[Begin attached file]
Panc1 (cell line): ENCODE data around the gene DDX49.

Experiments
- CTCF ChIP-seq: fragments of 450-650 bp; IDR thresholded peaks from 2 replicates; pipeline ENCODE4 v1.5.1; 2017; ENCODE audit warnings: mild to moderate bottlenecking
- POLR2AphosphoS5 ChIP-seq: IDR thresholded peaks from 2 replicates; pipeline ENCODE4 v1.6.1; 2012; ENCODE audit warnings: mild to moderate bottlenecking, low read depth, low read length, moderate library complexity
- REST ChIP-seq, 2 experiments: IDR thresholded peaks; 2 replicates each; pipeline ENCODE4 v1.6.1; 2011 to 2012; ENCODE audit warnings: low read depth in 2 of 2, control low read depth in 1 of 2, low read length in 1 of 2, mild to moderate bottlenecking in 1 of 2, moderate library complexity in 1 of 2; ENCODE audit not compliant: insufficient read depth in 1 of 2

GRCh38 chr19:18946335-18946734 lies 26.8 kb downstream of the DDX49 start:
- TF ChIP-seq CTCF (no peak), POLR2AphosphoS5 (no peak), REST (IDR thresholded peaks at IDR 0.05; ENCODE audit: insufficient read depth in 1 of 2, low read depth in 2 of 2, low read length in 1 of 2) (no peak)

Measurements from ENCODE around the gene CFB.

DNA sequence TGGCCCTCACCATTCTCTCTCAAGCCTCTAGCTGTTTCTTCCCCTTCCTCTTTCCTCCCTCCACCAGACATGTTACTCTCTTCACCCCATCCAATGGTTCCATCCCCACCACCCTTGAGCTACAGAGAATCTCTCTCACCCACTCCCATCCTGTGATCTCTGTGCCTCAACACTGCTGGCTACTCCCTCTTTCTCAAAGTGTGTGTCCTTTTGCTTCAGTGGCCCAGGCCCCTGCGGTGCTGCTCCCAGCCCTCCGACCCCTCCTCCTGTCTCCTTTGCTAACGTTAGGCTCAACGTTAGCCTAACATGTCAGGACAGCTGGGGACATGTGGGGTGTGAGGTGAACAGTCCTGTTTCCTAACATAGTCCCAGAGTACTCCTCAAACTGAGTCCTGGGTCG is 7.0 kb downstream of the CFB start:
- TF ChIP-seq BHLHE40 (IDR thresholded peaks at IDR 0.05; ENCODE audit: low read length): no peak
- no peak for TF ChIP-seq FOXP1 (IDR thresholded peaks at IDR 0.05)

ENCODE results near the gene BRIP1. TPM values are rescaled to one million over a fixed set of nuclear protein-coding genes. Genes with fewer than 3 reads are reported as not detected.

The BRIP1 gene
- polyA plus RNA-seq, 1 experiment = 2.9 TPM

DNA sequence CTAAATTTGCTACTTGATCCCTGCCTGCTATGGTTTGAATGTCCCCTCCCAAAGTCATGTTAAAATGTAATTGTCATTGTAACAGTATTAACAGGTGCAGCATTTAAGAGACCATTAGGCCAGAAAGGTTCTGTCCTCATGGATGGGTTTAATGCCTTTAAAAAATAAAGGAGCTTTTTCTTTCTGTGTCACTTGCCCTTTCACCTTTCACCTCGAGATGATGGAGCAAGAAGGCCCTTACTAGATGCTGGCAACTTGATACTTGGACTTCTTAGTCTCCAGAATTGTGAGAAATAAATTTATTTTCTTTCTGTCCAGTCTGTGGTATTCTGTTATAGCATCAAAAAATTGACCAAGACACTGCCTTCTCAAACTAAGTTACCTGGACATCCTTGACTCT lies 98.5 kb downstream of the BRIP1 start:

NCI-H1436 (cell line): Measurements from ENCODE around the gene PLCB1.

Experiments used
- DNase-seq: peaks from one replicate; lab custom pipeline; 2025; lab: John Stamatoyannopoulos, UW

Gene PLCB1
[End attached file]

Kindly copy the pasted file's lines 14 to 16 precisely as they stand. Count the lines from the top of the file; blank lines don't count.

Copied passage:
- polyA plus RNA-seq, 1 experiment = 2.9 TPM

DNA sequence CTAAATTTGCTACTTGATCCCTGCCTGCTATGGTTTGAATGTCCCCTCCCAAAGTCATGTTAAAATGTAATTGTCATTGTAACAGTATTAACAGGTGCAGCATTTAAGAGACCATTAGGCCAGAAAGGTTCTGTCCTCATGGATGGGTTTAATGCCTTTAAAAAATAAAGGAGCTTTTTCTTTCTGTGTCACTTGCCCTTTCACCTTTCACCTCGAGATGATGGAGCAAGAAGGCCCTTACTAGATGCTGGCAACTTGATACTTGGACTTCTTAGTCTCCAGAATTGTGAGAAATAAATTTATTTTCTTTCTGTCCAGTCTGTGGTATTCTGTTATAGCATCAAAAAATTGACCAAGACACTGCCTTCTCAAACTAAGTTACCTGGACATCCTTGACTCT lies 98.5 kb downstream of the BRIP1 start:

NCI-H1436 (cell line): Measurements from ENCODE around the gene PLCB1.